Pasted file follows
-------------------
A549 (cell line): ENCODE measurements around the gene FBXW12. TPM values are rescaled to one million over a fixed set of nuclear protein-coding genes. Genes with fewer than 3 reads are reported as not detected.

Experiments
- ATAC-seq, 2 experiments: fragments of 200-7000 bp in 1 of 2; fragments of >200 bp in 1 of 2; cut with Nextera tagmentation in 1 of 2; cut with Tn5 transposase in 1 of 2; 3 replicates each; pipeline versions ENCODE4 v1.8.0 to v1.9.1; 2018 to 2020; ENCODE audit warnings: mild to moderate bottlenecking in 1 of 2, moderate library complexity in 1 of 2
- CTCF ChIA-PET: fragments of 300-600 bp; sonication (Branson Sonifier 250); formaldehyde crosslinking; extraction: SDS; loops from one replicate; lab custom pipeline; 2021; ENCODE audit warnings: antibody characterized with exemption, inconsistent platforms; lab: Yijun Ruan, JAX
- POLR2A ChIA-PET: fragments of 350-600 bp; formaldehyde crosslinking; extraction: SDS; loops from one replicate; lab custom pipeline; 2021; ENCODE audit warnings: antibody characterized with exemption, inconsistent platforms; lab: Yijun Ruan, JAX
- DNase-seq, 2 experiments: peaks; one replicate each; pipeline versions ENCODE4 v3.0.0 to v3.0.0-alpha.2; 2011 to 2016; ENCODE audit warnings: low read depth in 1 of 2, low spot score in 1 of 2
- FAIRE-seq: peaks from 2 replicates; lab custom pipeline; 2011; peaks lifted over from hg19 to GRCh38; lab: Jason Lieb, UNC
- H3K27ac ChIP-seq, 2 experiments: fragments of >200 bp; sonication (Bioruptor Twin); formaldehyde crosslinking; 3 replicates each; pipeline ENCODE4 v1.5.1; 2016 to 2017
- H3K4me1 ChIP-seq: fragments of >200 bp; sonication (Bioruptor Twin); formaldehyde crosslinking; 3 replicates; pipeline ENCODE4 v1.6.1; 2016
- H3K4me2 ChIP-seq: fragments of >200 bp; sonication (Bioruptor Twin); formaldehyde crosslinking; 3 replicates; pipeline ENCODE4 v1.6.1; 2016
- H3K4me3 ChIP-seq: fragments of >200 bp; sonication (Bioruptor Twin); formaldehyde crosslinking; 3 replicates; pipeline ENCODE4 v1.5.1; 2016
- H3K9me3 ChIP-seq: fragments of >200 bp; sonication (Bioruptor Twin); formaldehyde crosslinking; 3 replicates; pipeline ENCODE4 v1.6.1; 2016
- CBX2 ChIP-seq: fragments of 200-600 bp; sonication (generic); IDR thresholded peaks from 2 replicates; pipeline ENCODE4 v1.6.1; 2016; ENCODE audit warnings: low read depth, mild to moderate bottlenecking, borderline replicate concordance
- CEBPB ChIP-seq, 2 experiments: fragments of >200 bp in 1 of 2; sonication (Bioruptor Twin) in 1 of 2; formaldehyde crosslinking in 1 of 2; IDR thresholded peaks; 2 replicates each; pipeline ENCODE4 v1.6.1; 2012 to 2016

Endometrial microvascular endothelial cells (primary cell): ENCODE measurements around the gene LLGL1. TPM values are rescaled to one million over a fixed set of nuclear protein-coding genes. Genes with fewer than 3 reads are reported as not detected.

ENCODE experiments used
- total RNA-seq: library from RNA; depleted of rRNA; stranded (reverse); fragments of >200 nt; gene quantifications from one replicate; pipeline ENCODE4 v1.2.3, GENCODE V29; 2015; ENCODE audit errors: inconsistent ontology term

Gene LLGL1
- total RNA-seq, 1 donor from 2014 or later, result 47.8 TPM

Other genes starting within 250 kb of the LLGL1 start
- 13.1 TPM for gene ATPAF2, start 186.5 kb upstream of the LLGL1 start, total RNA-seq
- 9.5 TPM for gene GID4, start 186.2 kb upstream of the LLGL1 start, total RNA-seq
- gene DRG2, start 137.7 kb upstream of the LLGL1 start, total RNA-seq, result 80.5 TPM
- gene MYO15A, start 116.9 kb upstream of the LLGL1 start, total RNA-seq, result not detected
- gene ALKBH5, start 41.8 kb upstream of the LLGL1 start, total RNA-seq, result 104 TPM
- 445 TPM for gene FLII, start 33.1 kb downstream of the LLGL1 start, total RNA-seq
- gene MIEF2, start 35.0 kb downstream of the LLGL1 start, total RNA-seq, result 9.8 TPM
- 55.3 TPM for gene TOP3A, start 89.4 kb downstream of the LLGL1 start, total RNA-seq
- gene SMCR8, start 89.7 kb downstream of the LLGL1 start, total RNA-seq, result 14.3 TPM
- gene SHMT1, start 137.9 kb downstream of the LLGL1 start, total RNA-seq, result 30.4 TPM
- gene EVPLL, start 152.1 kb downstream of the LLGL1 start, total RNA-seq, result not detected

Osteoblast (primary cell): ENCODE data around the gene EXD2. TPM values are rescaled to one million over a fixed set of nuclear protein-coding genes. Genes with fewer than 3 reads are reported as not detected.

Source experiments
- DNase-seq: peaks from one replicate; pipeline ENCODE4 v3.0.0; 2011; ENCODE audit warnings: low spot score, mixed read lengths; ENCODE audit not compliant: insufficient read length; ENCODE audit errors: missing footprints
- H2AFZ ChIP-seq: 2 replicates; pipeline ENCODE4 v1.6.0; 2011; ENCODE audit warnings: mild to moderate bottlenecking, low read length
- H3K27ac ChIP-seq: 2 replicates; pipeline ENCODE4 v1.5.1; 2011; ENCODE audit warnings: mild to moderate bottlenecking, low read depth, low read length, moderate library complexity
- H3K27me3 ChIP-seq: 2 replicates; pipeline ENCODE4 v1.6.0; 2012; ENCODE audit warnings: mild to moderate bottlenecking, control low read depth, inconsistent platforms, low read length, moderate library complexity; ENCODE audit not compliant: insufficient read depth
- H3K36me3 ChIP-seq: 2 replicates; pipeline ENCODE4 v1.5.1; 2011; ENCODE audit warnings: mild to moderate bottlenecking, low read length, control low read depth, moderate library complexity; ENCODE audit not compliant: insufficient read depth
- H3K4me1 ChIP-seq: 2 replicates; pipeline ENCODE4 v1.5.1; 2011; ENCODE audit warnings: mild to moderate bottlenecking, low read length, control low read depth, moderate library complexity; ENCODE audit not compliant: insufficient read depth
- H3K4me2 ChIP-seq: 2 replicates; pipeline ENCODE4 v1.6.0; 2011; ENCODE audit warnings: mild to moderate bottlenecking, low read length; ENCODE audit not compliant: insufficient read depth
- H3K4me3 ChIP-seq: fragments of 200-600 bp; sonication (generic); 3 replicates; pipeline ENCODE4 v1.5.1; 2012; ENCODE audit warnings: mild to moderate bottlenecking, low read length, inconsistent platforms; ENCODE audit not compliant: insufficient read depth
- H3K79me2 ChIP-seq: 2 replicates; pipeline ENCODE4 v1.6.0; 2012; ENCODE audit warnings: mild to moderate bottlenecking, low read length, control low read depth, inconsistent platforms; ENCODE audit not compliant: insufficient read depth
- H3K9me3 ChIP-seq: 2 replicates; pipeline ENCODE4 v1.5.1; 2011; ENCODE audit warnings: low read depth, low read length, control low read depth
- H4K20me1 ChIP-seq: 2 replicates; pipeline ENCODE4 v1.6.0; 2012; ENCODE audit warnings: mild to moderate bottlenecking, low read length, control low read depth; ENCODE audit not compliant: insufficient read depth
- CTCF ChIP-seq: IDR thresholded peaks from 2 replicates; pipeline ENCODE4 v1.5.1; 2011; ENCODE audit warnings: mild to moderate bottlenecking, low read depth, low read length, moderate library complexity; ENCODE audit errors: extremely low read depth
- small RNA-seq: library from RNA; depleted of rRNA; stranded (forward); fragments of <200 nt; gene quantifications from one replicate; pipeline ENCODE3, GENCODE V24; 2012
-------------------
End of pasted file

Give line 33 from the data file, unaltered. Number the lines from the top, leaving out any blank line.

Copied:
Source experiments